to keep my app from drownin’

I spied at last a distant sail
I signalled for ‘elp to that caravel
As she hove to I made out her name
’twas the good ship Laravel!

Verse 1:
Gather ye round my developers
and I’ll spin you a yarn most eloquent
a tale of passport and breeze,
socialite and jetstream
a cloud full of vapor and elegance

We’ve resources and models and more
controllers and actions galore
Fortified with some rum,
and a sack of enums
we’ll build an app clients will adore

Train your telescope on that far horizon
Don’t get marooned on development island
We’re gonna build an app so well
On the good ship Laravel

Get on board now, every sailor
dance to the tune of cap’n Taylor
You’ve never built an app so well as
On the good ship Laravel

Verse 2:

With livewire on top of your scripts
and laracasts dishing out tips
We’ve got the best pest
to chase the rats from your tests
and artisan helping you ship

The framework’s the star, that’s for sure
but there’s packages of treasure to explore
but the best bit’s the crew,
and you can join too –
everyone’s welcome aboard

Train your telescope on that far horizon
Don’t get marooned on development island
We’re gonna build an app so well
On the good ship Laravel

Get on board now, every sailor
dance to the tune of cap’n Taylor
You’ve never built an app so well as
On the good ship Laravel
The good ship Laravel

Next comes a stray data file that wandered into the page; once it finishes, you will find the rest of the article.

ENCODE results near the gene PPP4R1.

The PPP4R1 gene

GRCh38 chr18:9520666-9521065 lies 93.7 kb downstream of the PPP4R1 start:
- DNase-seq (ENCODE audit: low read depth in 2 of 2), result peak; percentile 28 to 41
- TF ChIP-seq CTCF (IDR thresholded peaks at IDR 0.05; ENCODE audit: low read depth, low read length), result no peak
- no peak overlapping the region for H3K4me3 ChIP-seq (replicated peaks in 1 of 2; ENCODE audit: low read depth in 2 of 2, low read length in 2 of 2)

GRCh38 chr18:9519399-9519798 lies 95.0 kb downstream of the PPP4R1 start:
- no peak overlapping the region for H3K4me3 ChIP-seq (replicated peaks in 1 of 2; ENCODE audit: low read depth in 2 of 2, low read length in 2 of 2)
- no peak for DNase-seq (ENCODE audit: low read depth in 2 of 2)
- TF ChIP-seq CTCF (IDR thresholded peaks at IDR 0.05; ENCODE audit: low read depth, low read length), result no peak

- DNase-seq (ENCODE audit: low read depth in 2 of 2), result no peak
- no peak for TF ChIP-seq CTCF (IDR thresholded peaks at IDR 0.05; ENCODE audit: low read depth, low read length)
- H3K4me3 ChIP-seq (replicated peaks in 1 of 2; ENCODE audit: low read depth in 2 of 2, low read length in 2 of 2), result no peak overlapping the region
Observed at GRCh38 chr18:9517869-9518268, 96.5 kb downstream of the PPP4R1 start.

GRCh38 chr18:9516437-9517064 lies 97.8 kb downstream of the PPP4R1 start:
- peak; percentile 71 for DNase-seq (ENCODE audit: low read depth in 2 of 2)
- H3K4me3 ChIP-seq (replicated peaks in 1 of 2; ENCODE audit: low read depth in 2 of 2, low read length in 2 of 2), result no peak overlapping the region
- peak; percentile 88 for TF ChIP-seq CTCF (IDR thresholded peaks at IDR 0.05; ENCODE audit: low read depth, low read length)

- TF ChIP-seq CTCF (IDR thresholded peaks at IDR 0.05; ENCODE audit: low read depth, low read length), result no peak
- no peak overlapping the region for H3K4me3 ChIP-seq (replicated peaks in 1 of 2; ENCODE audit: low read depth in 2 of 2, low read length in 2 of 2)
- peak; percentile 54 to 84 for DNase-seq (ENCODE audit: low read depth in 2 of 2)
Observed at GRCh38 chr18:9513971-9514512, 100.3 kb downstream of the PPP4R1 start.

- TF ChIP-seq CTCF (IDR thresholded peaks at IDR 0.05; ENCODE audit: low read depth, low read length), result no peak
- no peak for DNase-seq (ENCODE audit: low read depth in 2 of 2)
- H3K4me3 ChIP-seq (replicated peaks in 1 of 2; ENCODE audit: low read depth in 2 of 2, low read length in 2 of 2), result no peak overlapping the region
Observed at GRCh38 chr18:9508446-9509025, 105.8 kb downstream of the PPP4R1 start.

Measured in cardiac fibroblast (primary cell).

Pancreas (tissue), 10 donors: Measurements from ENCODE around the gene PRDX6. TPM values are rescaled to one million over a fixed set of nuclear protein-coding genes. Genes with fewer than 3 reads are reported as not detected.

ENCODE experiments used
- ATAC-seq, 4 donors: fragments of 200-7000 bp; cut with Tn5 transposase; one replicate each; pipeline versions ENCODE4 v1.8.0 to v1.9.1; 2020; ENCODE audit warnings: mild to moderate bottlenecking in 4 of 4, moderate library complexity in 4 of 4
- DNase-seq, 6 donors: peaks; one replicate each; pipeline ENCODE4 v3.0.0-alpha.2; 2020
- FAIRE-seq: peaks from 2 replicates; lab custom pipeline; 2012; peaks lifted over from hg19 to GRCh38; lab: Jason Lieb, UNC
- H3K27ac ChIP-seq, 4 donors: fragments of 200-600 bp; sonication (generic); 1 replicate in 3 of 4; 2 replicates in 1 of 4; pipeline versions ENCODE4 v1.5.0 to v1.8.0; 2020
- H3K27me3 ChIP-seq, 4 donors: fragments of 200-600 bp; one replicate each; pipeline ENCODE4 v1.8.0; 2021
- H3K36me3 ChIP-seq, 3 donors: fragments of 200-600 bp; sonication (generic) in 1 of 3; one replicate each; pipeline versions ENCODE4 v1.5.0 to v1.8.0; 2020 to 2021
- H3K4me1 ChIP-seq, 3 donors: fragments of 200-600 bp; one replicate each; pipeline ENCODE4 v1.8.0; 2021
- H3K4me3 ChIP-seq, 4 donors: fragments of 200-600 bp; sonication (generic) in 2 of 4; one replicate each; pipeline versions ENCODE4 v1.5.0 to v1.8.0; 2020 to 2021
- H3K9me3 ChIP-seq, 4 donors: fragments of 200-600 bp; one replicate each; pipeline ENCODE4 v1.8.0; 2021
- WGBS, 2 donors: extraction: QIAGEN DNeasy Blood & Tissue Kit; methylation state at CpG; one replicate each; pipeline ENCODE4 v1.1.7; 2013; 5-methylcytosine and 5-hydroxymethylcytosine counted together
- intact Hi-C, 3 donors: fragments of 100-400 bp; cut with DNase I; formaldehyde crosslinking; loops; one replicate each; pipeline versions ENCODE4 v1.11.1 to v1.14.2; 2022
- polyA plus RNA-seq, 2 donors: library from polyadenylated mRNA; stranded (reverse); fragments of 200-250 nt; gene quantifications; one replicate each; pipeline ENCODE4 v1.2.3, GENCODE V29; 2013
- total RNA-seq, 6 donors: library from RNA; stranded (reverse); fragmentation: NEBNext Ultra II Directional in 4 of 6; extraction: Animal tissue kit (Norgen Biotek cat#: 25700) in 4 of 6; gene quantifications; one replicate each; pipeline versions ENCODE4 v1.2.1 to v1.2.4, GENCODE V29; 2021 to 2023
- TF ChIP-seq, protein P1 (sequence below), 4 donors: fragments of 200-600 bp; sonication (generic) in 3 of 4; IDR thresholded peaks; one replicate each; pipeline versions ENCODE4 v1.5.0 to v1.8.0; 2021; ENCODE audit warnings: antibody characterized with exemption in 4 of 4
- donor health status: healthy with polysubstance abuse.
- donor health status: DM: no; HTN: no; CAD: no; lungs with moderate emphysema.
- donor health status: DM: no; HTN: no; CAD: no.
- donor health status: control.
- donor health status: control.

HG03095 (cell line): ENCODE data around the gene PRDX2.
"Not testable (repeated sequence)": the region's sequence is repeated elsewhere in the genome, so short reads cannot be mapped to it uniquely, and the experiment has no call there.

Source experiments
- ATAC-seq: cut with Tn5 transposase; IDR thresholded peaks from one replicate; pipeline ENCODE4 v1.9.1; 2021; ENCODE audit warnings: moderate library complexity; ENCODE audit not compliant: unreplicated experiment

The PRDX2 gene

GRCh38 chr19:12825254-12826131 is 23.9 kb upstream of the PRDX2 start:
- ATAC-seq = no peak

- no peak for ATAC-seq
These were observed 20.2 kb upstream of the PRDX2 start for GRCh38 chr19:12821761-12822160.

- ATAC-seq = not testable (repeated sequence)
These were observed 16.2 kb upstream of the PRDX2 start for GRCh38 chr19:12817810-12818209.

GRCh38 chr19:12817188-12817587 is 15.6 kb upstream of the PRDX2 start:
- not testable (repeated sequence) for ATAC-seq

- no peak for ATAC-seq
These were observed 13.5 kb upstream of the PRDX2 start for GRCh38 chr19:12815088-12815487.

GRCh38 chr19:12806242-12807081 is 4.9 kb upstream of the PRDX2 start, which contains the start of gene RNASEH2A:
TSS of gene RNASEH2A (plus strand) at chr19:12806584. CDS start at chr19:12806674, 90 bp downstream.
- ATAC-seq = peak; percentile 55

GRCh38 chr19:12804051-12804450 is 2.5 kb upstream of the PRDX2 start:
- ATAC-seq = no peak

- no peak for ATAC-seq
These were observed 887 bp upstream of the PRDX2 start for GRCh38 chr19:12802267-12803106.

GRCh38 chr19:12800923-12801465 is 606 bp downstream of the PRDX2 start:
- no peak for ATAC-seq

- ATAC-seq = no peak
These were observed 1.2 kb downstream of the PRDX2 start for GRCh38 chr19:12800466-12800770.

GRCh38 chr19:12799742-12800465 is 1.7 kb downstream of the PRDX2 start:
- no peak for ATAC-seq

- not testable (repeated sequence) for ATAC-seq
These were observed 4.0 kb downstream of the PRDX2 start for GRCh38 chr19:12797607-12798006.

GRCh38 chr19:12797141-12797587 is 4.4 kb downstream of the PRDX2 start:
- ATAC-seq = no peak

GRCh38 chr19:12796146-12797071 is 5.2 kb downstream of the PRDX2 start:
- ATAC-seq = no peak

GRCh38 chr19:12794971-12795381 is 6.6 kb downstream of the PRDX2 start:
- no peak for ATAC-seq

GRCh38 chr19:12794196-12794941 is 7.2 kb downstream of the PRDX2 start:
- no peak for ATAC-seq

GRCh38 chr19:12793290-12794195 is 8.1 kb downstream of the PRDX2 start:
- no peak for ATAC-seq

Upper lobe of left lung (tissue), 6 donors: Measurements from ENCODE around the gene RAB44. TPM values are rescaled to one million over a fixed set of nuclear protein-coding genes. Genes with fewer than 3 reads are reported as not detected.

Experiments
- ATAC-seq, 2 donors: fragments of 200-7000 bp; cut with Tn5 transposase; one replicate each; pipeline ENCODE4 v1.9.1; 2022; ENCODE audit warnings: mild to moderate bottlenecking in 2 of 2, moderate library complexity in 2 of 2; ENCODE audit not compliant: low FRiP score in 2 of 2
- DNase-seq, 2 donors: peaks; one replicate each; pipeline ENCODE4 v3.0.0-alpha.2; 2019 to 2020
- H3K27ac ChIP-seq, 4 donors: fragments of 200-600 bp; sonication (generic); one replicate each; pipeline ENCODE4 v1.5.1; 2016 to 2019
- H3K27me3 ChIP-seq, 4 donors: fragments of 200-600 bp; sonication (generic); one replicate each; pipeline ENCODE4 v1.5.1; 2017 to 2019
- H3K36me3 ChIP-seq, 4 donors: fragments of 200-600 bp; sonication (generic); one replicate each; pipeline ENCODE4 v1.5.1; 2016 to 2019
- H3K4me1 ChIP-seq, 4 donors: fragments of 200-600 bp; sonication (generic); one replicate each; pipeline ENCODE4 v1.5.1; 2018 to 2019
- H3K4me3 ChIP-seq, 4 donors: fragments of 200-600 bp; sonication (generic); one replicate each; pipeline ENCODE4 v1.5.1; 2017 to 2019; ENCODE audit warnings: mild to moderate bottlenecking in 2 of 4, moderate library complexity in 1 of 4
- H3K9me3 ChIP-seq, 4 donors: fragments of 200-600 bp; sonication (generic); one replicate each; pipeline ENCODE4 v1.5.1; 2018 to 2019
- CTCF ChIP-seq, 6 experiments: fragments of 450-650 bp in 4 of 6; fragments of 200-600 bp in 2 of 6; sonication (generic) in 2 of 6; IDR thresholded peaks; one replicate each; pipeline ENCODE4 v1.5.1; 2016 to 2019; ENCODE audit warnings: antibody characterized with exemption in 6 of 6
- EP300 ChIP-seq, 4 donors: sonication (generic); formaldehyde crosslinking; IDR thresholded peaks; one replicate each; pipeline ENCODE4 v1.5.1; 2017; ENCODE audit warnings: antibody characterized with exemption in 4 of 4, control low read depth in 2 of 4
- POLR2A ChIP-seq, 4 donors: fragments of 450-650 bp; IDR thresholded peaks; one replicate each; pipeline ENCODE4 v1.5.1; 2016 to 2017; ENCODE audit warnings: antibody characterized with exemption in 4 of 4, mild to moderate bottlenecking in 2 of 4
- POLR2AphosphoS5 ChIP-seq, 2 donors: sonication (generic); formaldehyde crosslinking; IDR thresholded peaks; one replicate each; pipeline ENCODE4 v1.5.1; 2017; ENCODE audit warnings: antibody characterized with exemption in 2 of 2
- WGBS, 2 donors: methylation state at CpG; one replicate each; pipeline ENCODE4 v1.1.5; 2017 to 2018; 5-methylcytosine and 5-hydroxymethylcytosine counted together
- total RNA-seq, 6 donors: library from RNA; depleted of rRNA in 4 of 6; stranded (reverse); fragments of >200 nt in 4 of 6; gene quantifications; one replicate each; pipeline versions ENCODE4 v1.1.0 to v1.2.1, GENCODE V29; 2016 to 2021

An explanation for non Laravel folk!

A shiver is the collective noun for sharks. An IDE is an integrated development environment such as PHPStorm or VS Code; think MS Word, but for programming. An app, in this context, is a web application built in PHP. Sail is the name of a Laravel feature for managing local development environments. A caravel is a 15th century Portuguese sailing boat, exactly the kind of vessel that a stranded pirate might encounter, and also the word that gave inspiration for Laravel‘s name. “Hove to” is a sailing manoeuvre used to more or less stop a boat by pointing the sails in opposing directions, very useful when picking up castaways. A yarn is a story, often nautical, and a thread, but it’s also the name of a Javascript package manager. Eloquent is the name of Laravel’s database abstraction layer. Passport, Breeze, Socialite, and Jetstream are all Laravel features for building authentication workflows. Real clouds are made of vapor, but Laravel’s serverless service is called Vapor, and runs in the cloud. Elegance? Well, it mostly rhymes with eloquent, and is something that any framework aspires to. Models, controllers, actions, and resources are all important parts of a typical web app built in an object-oriented style; I was planning to have a line about “plundering” to go with resources, but that didn’t make it. Fortify is another Laravel authentication feature. Enums are a common programming language feature, but notable because they were added natively to PHP 8.1 recently. Telescope is an in-app debugging utility. Horizon is a queue monitoring extension. Cap’n Taylor is of course Taylor Otwell, the creator of Laravel. Livewire is a toolkit for building dynamic, interactive web interfaces for Laravel apps. Laracasts provides an amazing library of training material for Laravel and related technologies, and also a great forum. Pest is a relatively new system for building automated tests that Laravel uses. Artisan is a command line tool that helps automate numerous development tasks. The crew is Laravel’s development team, but also the enormous and diverse community of developers that make Laravel far greater than a typical framework – it’s home for many of us!